Instruments and methods for the quantitative measurement of factors affecting hygienist/dentist efforts during scaling and root planing of the teeth

J Clin Dent. 1996;7(2 Spec No):32-40.


Manual calculus debridement through scaling accounts for a significant proportion of hygienist efforts in dental and periodontal practices. Despite this, little is quantitatively known concerning the effects of instruments, technique and treatments on debridement (scaling) efficiency or efficacy. The total work effort expended by therapists in calculus debridement results from the sum of the efforts associated with each scaling stroke. Each scaling stroke, in turn, is affected by a variety of physical forces, including those in the control of the therapist and those intrinsic to the calculus substrate. The development of procedures and treatments to facilitate easier calculus removal requires consideration of the physical and technique-related factors which contribute to hygienist effort. Instruments have recently been developed which can quantitatively measure force dynamics associated with scaling procedures, including both therapist-applied forces and forces developed due to the extreme hardness and tenacity of supra- and subgingival calculus deposits. The scaling instrument developed to quantitatively record developed forces in scaling, the Quanticalc, can be used for the assessment of techniques and treatments which can soften calculus, facilitating easier debridement. The device can also be used to instruct therapists on factors contributing to surface roughness and tactile response to these factors. The scaling instrument developed to quantitatively measure therapist applied forces in scaling, the Zappa device, can be used for assessment of techniques which can increase the efficiency of calculus removal with minimal damage to sound root substance. In this paper, the force dynamics associated with manual scaling procedures of dental professionals are defined. These force dynamics account for the total work expended by hygienists and other professionals in the important task of calculus removal. Using this as a foundation, the design, use, calibration and clinical applications of these newly developed scaling-force measurement systems are described.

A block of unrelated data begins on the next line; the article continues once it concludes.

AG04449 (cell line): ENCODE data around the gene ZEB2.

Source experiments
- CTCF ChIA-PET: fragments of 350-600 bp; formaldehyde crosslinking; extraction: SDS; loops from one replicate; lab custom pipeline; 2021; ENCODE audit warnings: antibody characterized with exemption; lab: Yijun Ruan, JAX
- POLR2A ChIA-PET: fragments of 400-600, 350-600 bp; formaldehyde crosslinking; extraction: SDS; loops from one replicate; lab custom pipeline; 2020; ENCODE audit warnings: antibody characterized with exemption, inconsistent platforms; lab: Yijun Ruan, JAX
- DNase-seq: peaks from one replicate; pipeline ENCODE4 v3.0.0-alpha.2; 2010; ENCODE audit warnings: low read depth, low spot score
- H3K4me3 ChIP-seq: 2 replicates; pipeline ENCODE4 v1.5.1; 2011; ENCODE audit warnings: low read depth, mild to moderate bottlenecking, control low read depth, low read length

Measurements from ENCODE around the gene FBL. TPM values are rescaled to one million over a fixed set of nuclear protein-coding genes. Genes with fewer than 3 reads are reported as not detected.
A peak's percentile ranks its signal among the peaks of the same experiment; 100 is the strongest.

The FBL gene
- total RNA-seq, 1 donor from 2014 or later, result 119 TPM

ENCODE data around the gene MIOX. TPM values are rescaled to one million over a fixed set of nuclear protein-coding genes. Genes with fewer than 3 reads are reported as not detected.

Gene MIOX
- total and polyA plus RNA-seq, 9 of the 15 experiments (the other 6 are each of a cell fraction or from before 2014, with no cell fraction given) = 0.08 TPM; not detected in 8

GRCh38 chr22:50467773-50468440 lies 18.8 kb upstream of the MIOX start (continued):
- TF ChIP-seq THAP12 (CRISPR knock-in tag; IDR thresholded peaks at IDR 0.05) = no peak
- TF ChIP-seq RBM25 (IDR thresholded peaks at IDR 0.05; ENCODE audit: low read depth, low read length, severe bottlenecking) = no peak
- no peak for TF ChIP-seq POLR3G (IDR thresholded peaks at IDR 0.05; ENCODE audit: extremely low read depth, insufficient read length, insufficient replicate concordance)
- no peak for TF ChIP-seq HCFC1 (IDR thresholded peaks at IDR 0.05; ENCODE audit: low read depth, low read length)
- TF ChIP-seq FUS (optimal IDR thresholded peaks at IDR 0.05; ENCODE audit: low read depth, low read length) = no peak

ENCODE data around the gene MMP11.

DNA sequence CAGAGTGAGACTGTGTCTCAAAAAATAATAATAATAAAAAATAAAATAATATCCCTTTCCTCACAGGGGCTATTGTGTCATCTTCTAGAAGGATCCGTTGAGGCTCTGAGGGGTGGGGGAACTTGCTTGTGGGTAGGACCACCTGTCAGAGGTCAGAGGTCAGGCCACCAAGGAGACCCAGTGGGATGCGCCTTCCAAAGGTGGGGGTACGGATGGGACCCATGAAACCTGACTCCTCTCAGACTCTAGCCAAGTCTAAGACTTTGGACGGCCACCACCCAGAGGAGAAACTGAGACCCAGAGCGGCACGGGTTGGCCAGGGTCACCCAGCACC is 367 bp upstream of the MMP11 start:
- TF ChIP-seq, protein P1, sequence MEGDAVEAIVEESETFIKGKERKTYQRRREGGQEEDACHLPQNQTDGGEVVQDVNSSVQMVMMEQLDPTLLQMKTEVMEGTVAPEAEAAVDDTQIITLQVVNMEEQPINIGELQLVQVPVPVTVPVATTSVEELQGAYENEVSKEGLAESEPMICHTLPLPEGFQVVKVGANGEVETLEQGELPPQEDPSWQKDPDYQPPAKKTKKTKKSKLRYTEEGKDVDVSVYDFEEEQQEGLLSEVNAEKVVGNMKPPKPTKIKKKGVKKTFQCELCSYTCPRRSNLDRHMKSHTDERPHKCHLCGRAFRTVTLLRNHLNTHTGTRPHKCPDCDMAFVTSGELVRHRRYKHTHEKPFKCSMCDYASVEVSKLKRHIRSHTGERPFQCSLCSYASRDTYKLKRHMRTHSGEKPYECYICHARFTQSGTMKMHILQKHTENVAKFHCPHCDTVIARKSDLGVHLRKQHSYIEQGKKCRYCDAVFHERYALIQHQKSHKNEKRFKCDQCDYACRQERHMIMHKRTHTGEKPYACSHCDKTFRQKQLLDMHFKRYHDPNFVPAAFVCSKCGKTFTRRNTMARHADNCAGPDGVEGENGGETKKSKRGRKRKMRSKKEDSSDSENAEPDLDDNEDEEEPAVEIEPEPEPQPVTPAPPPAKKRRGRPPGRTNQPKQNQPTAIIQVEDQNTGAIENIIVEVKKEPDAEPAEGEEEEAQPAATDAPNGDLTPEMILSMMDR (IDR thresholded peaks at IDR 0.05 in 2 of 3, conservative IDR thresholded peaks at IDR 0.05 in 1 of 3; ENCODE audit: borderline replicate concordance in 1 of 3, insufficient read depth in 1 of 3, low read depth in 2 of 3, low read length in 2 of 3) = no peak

MeSH terms

  • Algorithms
  • Dental Calculus / prevention & control*
  • Dental Hygienists
  • Dental Scaling / instrumentation*
  • Dental Scaling / methods*
  • Dental Stress Analysis / instrumentation
  • Efficiency
  • Equipment Design
  • Humans
  • Root Planing / instrumentation
  • Root Planing / methods
  • Stress, Mechanical
  • Task Performance and Analysis*
  • Transducers
  • Work